Maldonado said the center had not received any threats before the incident but did after.
“I’ve had a couple of people come through the gate and tell the security guard that the reason this happened was because of us,” Maldonado said.
About 2,500 migrants have crossed the river each day into Brownsville in recent days, Cardenas said. He said the Border Patrol is aware of the city’s capacity of 1,000 in their processing area near the crossing point and in a downtown building where city employees and volunteers guide migrants on how to purchase bus tickets. or of the aircraft to their final destinations. The city is considering expanding services to meet needs in the coming days, Cardenas said.
While 80 percent of people released from federal custody leave the same day, the city’s emergency management official said, a bottleneck has built up in recent days.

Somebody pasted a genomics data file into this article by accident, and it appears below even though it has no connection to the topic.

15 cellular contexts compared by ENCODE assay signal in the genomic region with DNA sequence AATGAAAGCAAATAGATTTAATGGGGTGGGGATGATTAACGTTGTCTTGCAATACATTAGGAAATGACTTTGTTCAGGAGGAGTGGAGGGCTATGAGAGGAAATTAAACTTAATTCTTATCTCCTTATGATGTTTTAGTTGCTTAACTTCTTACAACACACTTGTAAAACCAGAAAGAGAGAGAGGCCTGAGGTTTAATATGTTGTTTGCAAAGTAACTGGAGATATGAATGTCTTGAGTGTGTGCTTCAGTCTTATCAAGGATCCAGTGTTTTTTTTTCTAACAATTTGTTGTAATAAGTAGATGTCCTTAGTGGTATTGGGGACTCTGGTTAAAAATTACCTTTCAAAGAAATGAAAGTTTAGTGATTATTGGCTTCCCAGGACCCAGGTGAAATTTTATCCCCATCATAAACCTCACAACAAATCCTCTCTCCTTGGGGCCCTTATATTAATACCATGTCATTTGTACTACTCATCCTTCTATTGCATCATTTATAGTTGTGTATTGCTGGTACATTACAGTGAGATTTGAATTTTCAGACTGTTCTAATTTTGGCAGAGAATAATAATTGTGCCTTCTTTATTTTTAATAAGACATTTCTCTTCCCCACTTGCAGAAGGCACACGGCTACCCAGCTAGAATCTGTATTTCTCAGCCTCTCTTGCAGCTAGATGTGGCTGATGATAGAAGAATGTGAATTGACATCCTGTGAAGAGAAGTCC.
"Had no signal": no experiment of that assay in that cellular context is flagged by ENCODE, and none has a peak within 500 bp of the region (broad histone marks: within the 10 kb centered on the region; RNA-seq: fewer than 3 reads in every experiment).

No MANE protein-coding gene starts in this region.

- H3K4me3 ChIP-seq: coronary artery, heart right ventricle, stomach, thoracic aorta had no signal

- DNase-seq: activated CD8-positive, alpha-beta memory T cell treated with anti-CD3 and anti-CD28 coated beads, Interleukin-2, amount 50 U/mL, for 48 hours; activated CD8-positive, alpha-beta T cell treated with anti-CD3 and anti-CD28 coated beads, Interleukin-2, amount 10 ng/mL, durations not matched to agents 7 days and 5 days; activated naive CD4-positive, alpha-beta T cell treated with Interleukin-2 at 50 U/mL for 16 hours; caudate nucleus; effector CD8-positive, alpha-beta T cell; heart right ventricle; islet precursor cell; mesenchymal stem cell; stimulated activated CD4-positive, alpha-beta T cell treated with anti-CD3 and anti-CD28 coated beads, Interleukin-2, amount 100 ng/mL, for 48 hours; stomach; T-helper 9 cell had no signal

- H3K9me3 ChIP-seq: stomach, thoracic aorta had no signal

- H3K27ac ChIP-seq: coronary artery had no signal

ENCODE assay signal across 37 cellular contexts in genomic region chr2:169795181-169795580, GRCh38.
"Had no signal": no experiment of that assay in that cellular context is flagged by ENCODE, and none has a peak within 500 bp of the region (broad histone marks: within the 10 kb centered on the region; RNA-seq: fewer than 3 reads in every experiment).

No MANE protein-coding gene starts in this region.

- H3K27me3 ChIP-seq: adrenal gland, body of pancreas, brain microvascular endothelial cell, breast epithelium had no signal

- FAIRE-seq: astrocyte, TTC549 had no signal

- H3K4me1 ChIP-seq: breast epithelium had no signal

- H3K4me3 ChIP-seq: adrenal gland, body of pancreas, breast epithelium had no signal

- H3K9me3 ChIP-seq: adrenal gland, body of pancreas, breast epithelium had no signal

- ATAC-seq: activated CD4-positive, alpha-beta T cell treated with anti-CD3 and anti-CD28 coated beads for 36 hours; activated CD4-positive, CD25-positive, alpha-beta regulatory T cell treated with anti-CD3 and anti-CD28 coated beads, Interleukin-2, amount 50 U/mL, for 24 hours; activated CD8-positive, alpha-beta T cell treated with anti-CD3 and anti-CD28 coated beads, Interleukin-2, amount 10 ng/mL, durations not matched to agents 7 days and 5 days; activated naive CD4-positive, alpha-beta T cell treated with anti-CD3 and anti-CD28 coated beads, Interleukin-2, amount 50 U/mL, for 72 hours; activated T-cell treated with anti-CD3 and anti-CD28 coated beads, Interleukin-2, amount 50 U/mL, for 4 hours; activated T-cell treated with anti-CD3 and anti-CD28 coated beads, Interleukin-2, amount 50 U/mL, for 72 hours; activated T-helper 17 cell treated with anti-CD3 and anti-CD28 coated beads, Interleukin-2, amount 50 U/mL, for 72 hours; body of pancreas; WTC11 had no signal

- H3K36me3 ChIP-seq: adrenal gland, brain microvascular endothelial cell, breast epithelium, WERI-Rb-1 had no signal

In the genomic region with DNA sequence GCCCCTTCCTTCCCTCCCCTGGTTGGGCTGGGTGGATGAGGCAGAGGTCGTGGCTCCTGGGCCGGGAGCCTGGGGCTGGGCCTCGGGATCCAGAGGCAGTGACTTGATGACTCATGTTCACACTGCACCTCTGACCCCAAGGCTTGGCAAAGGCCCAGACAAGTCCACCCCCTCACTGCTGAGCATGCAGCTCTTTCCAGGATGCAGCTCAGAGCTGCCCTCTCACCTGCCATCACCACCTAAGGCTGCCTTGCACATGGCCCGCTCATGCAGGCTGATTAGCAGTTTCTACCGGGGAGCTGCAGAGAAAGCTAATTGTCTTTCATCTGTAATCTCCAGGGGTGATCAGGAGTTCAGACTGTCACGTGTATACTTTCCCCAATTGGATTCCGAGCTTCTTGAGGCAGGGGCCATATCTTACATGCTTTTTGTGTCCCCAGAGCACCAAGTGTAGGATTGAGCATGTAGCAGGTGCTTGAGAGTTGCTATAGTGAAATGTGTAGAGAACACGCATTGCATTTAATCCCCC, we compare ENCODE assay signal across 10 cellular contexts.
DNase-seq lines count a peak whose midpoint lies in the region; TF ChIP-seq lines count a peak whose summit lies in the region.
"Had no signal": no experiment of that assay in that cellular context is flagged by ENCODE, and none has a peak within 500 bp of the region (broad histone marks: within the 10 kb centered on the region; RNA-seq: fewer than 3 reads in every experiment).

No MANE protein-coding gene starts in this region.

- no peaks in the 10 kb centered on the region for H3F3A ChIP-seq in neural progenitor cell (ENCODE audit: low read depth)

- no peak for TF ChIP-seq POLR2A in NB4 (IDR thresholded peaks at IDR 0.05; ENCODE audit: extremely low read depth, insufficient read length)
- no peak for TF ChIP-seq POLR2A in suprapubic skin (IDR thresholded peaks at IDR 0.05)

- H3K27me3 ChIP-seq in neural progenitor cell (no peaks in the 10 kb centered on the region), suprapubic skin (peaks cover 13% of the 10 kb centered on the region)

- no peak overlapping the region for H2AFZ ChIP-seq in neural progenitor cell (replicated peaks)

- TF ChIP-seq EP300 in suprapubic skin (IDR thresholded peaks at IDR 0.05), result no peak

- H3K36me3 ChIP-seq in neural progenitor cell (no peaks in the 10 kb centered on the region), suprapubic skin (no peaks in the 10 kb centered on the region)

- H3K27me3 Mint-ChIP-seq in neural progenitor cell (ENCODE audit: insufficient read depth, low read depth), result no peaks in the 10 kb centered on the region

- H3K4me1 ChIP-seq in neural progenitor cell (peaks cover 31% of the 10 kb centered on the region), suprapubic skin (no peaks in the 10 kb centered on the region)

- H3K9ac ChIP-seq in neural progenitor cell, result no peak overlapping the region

“Most of the people who come don’t want to stay in Brownsville, but we don’t have enough buses to buy a ticket to leave,” Cardenas said. “Some are waiting for family members.”
The Ozanam shelter can accommodate 250 people, but many who arrive leave the same day. In recent weeks, an increase in border crossings has prompted the city to declare an emergency as local, state and federal resources coordinate enforcement and humanitarian response.
“In the past two months, we’ve received 250 to 380 a day,” Maldonado said.
Although the shelter offers transport for migrants during the week, it also uses the city’s public transport.
Rochelle Garza, chair of the Texas Civil Rights Project, said in a statement shared Sunday afternoon, “I hope today serves as a wake-up call and that state officials begin investing in a humanitarian response that may have helped those who were affected. since this morning’s tragedy”.
U.S. Representative Vicente González said Sunday that local officials are in communication with the federal government regarding the incident.
“We are all extremely sad and heartbroken to have such a tragedy in our neighborhood,” he said.
Valerie Gonzalez reported from McAllen, Texas. Travis Loller contributed to this report from Nashville, Tennessee.